Story by Betty Adams, Red Cross volunteer
Weeks after Hurricane Ian struck with enough force to wipe out whole neighborhoods and take the lives of almost 120 people, Pine Island residents continue cleanup efforts in homes and businesses, trying to regain a feeling closer to normal.
At an American Red Cross disaster aid station near the island hub, Brenda Sawyer, a volunteer from Benson, Arizona, and a two-person crew handed out buckets with cleaning supplies, work gloves, bleach, cases of water and Gatorade. Residents stopped by on their way into and out of a FEMA Disaster Recovery Center set up in an adjacent tent. By her count, some 22 families had picked up supplies before noon that day, with bottles of bleach being the most requested item.
George Kranich, a Red Cross volunteer from nearby Cape Coral, toted buckets and tarps from the Red Cross vehicle to fill in for the ones that were taken.
Other people stopped into the Beacon of Hope office, a United Way agency offering assistance to community residents. “We’ve had a lot of people here looking for help with gas and rent and utilities,” said Nancy Buthman, director of community programs. Still more folks visited a food depot operated by the Pine Island Community Church. Board members said it would remain open until Nov. 18, when the remaining items would be transferred to the food pantry.
At an entrance to Flamingo Bay, a mobile home community near the St. James City section of the island, David Martin propped up a large sign indicating water was available, and raked debris from the median. “I want to do my part for my little community,” he said.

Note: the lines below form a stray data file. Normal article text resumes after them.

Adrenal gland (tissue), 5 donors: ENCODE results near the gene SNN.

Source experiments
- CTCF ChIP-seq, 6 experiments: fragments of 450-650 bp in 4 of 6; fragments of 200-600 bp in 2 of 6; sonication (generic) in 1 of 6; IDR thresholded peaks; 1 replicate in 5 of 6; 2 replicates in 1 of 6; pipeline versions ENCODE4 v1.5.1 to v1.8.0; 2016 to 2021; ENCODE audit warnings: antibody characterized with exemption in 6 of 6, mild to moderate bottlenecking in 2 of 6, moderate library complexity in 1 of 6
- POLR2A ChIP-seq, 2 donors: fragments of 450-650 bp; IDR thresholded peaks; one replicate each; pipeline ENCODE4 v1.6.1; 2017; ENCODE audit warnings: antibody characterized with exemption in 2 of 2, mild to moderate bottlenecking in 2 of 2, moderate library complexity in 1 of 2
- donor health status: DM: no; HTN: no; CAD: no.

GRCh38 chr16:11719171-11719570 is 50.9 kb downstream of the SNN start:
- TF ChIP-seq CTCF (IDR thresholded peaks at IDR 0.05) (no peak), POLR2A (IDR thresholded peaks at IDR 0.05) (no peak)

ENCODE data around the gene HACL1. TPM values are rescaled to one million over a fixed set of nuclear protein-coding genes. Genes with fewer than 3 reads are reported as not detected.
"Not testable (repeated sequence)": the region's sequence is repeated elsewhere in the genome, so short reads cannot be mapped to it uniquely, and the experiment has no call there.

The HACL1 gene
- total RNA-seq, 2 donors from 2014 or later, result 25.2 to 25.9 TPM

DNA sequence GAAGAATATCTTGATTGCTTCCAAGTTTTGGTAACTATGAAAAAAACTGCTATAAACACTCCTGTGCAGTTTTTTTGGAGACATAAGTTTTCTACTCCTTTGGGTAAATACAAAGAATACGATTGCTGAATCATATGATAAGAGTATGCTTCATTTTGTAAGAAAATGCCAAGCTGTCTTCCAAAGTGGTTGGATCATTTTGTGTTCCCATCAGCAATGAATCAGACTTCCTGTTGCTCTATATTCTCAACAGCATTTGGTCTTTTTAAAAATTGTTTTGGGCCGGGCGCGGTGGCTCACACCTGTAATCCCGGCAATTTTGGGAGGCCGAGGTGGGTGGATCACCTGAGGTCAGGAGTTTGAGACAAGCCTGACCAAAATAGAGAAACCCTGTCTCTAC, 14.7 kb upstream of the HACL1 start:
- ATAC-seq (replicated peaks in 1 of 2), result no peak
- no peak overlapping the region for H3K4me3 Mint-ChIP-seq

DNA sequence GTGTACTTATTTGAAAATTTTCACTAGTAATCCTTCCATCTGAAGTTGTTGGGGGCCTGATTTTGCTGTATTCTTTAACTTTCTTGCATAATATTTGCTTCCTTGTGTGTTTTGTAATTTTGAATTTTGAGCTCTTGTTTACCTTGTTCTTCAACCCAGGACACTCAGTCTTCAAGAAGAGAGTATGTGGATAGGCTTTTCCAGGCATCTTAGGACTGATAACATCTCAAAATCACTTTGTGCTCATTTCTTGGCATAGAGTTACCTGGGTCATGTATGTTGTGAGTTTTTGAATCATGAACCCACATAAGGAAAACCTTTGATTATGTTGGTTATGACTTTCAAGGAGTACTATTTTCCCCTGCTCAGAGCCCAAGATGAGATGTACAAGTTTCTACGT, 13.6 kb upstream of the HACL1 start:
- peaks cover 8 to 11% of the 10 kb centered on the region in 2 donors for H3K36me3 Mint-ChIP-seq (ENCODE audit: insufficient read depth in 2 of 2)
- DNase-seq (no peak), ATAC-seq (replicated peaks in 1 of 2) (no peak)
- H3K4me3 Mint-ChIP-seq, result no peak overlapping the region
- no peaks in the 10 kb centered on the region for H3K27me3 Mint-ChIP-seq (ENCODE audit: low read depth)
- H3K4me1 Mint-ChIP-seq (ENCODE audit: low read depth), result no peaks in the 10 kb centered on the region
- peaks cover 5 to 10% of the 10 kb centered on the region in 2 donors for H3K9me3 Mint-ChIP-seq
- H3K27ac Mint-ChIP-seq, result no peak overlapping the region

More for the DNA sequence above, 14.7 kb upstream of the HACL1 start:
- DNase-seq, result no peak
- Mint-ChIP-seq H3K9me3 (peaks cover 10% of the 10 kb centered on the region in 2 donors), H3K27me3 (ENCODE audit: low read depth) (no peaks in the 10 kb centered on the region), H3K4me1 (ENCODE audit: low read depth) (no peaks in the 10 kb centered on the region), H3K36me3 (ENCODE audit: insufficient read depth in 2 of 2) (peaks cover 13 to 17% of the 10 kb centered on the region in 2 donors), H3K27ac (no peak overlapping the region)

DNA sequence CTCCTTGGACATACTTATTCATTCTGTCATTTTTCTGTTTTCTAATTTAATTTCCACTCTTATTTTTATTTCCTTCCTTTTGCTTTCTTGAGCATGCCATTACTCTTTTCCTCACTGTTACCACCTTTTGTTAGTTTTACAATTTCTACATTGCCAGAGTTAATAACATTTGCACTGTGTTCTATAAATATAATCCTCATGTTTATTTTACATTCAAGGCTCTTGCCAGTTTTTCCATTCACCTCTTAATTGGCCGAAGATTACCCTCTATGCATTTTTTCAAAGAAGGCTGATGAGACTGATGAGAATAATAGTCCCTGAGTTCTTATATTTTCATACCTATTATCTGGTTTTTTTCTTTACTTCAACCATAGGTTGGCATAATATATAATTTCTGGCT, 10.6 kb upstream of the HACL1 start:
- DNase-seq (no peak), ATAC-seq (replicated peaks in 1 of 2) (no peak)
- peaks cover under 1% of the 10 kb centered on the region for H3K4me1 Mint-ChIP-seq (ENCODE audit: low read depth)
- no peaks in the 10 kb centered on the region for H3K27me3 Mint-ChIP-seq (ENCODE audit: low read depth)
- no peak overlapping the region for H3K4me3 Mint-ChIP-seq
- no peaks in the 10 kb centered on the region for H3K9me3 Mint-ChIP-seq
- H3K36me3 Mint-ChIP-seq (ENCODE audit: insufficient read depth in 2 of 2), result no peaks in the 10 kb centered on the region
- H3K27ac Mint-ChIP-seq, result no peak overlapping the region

He was pitching in to help clean up the neighborhood in between repairing the fencing that surrounded his 52-year-old home. Martin estimated it has survived at least nine hurricanes. “It’s all in how it’s tied down.”
Many of his neighbors weren’t so fortunate this time; some homes were smashed inward and others lost roofs and whole sections. The lanes were lined with furniture, wallboard and metal siding even as a trash truck rolled through, picking up standard household garbage.
“Anybody that can stay here is,” Martin said. “Some places are still liveable.” Owners whose homes were destroyed are staying with friends nearby. “People are out here from dawn to dusk trying to clean up.”
Martin was grateful for the nonprofit organizations that come through offering assistance.
“The Red Cross has been fantastic with the water and food that shows up,” he said. Other days, the World Central Kitchen comes through. Farther south along Springhill Road, tandem trucks brimming with debris off-loaded into piles destined to be chopped up.
Life is returning to the island.
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